Synthetic antisera, plantibodies, bacteriocins, phage therapy.Bacteriophage to prevent Salmonella infection in poultry, pig and cattle is a promising tool.


    Linked to this if disinfectants can be developed that are effective in heavily contaminated environments and therefore used to treat excreta before coming into contact with outside environments this may be of assistance.

  • New developments for diagnostic tests

  • Requirements for diagnostics development

    Multiple organism tests that can rapid detect and characterise organisms. Simple lateral flow device type penside tests.


    -Rapid detection, particular species or Salmonella spp.-Set-up Whole Genome Sequencing analysis on a routine basis.

  • Time to develop new or improved diagnostics

    This is dependant on the level of research required but could be considerable.

  • Cost of developing new or improved diagnostics and their validation

    Validation would need to be done by the reference laboratories and the cost could be substantial.

  • Research requirements for new or improved diagnostics

    Better quantification, in situ detection, multiple organism tests that can rapid detect and characterise organisms. Simple lateral flow device type penside tests.


    Better quantification, in situ detection, multiple organism tests that can rapid detect and characterise organisms. Simple lateral flow device type penside tests.

  • Technology to determine virus freedom in animals

    Not applicable.

  • New developments for vaccines

  • Requirements for vaccines development / main characteristics for improved vaccines

    The most effective vaccines would appear to be rationally defined genetically modified live vaccines that hyper-express multiple antigens but these GMOs are not permitted.

    Development of a genetically modified vaccine that would confer immunity against a multitude of serovars, other clinically relevant and zoonotic pathogens and would be distinguishable from wild strains both serologically and bacteriologically, and not mask the carrier state would be advantageous.

    Due to S. Infantis high prevalence in the EU, S. Infantis specific vaccines are required. Multi-resistant S. Kentucky is also a matter of concern. Multivalent vaccines are necessary for these emergent serovars.

    Live attenuated vaccines to be administered during the egg production cycle are of high interest.

  • Time to develop new or improved vaccines

    The time to develop a vaccine along the lines above would be considerable, not only for the development of the vaccines but also for convincing the authorities and the public to accept the principle of genetically modified organisms.


    Improved Programmes for best use of existing vaccines.

  • Cost of developing new or improved vaccines and their validation

    This could be substantial especially if a lot of time and energy was spent in convincing the general public regarding genetically modified organisms.

  • Research requirements for new or improved vaccines

    As above – plus social science investigation into vaccine acceptability - the GMO argument is likely to be largely old dogma now.

  • New developments for pharmaceuticals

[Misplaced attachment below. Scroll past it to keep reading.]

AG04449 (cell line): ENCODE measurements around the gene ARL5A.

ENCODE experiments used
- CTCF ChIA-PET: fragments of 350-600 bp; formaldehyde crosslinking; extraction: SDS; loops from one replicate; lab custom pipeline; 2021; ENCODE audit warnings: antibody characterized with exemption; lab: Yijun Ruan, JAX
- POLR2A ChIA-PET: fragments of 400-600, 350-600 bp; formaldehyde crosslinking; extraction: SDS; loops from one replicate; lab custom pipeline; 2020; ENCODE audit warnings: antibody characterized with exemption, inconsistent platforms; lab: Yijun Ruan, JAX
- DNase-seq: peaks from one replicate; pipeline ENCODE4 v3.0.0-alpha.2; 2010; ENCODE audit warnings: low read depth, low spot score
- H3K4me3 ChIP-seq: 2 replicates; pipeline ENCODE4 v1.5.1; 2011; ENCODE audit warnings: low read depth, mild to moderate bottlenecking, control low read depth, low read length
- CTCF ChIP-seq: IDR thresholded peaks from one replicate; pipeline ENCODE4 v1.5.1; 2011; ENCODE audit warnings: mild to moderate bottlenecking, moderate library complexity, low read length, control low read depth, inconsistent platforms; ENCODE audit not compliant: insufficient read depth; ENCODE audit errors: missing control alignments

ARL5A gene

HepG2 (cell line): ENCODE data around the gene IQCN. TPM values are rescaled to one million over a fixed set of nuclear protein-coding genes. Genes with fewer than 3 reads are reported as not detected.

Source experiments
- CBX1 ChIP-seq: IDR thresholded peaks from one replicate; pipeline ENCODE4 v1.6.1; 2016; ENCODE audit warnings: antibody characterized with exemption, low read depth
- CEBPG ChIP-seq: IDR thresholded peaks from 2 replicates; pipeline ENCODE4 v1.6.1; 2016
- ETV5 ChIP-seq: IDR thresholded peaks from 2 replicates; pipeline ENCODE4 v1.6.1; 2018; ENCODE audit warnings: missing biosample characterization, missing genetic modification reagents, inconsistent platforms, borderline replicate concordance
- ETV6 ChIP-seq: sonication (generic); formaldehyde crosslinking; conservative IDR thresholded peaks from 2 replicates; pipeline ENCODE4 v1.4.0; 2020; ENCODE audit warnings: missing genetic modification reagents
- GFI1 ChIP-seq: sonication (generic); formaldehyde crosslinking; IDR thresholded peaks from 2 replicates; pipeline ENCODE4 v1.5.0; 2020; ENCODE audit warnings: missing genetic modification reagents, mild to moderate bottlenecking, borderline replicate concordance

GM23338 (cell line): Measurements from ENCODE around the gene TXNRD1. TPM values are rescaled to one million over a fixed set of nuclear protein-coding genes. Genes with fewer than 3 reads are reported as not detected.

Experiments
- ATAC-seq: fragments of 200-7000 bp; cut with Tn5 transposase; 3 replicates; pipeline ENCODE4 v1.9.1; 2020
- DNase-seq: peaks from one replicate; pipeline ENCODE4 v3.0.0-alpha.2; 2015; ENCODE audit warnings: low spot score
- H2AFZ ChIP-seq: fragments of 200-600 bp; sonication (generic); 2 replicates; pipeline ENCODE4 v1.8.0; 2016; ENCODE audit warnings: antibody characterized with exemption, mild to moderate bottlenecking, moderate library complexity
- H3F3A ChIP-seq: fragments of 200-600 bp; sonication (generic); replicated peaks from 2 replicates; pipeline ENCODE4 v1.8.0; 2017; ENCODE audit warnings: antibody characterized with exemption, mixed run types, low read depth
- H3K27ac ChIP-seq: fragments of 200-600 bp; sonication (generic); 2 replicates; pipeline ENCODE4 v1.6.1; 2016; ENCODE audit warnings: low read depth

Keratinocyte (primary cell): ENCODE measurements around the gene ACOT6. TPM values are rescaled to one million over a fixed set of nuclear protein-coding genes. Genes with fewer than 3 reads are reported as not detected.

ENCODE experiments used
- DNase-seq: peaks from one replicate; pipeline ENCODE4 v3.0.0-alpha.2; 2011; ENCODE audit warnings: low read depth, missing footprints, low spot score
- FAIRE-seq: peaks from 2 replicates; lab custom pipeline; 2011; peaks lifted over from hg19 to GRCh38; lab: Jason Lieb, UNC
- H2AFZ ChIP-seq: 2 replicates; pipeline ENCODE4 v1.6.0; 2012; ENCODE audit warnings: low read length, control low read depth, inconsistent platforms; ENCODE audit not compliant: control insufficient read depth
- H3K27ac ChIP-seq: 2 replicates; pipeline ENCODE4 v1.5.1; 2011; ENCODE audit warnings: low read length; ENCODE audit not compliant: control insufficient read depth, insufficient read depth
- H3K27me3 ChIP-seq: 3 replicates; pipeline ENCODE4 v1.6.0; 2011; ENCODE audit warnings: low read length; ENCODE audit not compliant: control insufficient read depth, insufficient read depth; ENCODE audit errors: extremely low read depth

• Requirements for pharmaceuticals development

    The most promising development would be for an antimicrobial that was not susceptible to the development of resistance by the bacteria and one that could potentially be effective intracellularly to prevent the occurrence of membrane bound Salmonella containing vacuoles. Potentiating agents for existing products and combination therapies that avoid resistance development in the case of existing treatments would be beneficial also.

    Bacteriophages are uneffective alternative for Salmonella control. Development of new prebiotics, probiotics, bacteriocins and Competitive Exclusion products.

    New products against red mite, important Salmonella vector for the laying hen sector, are necessary.

  • Time to develop new or improved pharmaceuticals

    The development and licensing of new pharmaceuticals is a time consuming business and it is not unusual for this to take a minimum of 5 years.


    Investigate ways to speed up the authorisation process.

  • Cost of developing new or improved pharmaceuticals and their validation

    This could be substantial especially if a lot of time and effort was spent.

  • Research requirements for new or improved pharmaceuticals

    As above.

Disease details

  • Description and characteristics

  • Pathogen

    For named serovars, to emphasize that they are not separate species, the serovar name is not italicized and the first letter is capitalized. As for genus, species and subspecies the traditional italicized font is kept. In Salmonella enterica serovars, S. Enteritidis and S. Typhimurium are highly pathogenetic.


    Serovar variability in different countries and variability within a serovar.Emerging monophasic Salmonella variant of Typhimurium.Molecular identification.

  • Variability of the disease

    Among the Salmonellae there are considered to be at least 2500 serovars, although the two most commonly encountered in cases of food poisoning of humans are the two mentioned above. There are other S. enterica serovars that have specific hosts, e.g. S. Abortusovis in sheep. Others tend to be associated with certain hosts but can also infect others, including humans. For example S. Dublin infects cattle, sheep, humans and rarely poultry, but all seem capable of causing varying degrees of disease in most mammalian species. There is also a significant reservoir of antimicrobial resistance among these serovars.